How will Medicare data affect your next survey?

Find out how you compare to other organizations

Since surveyors from the Joint Commission on Accreditation of Healthcare Organizations will come to your organization armed with detailed information on how you compare to other facilities, why not be proactive and do your own comparative analysis?

This is a smart move, since it sheds light on how your organization measures up before your survey, according to Patti Muller Smith, RN, EdD, a consultant for Shawnee, OK-based Administrative Consulting Services. Smith works with hospitals on performance improvement and regulatory compliance.

Data from the Centers for Medicare and Medicaid Services’ Medicare Provider Analysis and Review (Medpar) database will be one of the elements used by the Joint Commission to determine your priority focus areas and clinical service groups, says Carrie Gross, manager of the Joint Commission’s division of accreditation systems integration.

The Medpar data will be risk adjusted by Salt Lake City-based 3M Health Information Systems, the Joint Commission’s vendor, according to Gross. "The risk-adjustment process considers a patient’s age, comorbidities, and illness severity level," she explains.

Different adjustment factors are used to create the expected rate of performance, including the underlying case mix and illness severity levels derived from regrouping the cases with 3M’s All Payer Refined Diagnosis Related Grouper (APR DRG).

According to Gross, the following data elements will be reviewed: volume, length of stay, mortality rate, complication rate, case mix index, full-time employee over adjusted occupied bed, and Medicare utilization rate.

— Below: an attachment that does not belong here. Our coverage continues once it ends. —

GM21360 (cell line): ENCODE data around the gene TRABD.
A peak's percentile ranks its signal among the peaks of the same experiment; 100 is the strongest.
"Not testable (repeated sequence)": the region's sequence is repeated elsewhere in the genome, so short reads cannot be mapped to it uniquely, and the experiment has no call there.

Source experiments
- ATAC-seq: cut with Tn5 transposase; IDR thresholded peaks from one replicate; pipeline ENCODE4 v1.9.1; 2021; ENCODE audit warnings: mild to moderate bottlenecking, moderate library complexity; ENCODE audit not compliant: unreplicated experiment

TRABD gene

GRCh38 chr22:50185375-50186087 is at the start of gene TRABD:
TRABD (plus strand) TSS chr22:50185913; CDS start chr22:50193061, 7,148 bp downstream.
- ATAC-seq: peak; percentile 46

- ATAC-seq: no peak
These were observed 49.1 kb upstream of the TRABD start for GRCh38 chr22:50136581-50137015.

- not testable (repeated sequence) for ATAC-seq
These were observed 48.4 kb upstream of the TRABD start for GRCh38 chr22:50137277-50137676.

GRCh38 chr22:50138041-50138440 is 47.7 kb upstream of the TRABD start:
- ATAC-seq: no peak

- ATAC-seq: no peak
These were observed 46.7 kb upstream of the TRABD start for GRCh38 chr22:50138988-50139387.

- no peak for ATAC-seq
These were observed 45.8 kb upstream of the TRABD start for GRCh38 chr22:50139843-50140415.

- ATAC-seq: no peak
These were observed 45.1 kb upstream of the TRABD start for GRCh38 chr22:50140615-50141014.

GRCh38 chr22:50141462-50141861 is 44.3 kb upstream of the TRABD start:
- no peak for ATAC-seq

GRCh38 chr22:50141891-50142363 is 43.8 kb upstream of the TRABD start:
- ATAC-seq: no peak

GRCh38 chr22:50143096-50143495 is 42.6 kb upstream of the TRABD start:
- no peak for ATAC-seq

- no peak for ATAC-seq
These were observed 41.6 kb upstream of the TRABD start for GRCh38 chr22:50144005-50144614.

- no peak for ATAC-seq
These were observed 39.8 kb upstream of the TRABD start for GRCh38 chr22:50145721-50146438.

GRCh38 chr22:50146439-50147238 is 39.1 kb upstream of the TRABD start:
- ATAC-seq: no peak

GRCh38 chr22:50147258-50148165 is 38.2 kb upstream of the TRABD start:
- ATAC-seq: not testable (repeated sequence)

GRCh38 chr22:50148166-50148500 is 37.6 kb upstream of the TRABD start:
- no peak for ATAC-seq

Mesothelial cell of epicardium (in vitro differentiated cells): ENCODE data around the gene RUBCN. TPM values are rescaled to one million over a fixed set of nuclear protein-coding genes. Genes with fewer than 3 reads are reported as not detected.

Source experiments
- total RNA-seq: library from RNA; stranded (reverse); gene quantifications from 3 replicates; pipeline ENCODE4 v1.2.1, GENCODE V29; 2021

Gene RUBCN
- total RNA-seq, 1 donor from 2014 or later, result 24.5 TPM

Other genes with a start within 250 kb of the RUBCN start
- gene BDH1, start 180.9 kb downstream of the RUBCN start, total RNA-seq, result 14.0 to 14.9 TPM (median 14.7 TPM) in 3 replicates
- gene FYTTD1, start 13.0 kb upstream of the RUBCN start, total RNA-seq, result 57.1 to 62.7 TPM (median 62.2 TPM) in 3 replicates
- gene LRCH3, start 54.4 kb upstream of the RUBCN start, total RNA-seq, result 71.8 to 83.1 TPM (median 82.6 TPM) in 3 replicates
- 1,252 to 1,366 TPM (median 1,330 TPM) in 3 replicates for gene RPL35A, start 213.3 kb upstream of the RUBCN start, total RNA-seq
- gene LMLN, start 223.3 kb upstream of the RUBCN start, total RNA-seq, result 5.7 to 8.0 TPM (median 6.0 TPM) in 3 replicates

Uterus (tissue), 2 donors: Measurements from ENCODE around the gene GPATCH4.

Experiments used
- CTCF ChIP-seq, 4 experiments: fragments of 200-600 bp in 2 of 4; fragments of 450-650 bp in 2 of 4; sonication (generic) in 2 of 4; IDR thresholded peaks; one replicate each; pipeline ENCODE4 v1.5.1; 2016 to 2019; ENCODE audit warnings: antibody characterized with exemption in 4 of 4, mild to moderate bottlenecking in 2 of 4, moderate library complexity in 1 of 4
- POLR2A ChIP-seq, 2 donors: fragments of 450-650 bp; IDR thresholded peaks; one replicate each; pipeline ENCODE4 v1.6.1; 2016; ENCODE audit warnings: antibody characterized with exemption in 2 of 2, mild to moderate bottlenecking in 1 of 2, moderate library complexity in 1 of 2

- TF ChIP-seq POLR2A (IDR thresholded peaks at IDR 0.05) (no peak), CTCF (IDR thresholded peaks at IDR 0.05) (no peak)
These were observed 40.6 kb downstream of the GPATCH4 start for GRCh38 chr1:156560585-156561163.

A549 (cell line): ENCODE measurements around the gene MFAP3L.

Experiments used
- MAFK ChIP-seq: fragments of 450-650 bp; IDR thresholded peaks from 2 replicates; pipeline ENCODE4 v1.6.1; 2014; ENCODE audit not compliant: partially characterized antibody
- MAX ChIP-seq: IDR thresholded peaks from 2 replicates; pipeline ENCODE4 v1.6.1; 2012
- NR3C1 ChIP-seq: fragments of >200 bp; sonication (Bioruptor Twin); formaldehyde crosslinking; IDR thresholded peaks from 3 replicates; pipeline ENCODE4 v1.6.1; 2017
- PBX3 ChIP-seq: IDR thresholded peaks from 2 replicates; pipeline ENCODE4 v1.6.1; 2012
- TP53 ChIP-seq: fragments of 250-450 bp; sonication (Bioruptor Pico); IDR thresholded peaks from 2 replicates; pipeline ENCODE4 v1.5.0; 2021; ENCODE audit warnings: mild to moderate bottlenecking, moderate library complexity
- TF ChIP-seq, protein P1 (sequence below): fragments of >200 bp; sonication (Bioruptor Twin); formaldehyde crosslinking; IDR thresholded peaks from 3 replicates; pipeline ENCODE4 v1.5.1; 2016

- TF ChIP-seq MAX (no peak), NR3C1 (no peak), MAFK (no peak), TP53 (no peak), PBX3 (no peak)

Medpar data files provide information for 100% of Medicare beneficiaries using hospital inpatient services as well as covered services in other settings, Smith notes. The data are provided by state and then by DRG and include total charges, covered charges, Medicare reimbursement, total days, number of discharges, and average total days.

One of your biggest challenges as a quality manager is to provide information that directs a specific course of action, Smith says. She points to the Joint Commission’s performance improvement standards requiring that a valid outside data source be used, in addition to your organization’s internal data-gathering systems.

That gives you the opportunity to compare the internally generated data with data from other organizations and evaluate the effectiveness and efficiency of your organization as it provides health care to your service population, Smith says. "Rather then just generating and reporting data, the Joint Commission is moving toward developing information on which decisions can be made," she says.

Priority focus areas are processes, systems, and structures in your health care organization that significantly affect the quality and safety of care, Smith explains. In light of this, you should be concerned with three key questions, she says: Is the care provided appropriate? Is the care provided effective? Is the care provided efficient?

Medpar is one data source that can answer these questions by painting a picture of what goes on in your organization, Smith says.

"It serves to demonstrate how you measure up in comparison to other like organizations," she explains. "This comparison helps quality managers target areas for further assessment and possible improvement."

Analyzing Medpar data can help you focus performance improvement activities toward the processes, systems, and structures that would cause delays in discharge or higher-than-expected costs, Smith says. "More than anything, it encourages the quality manager to ask why?’"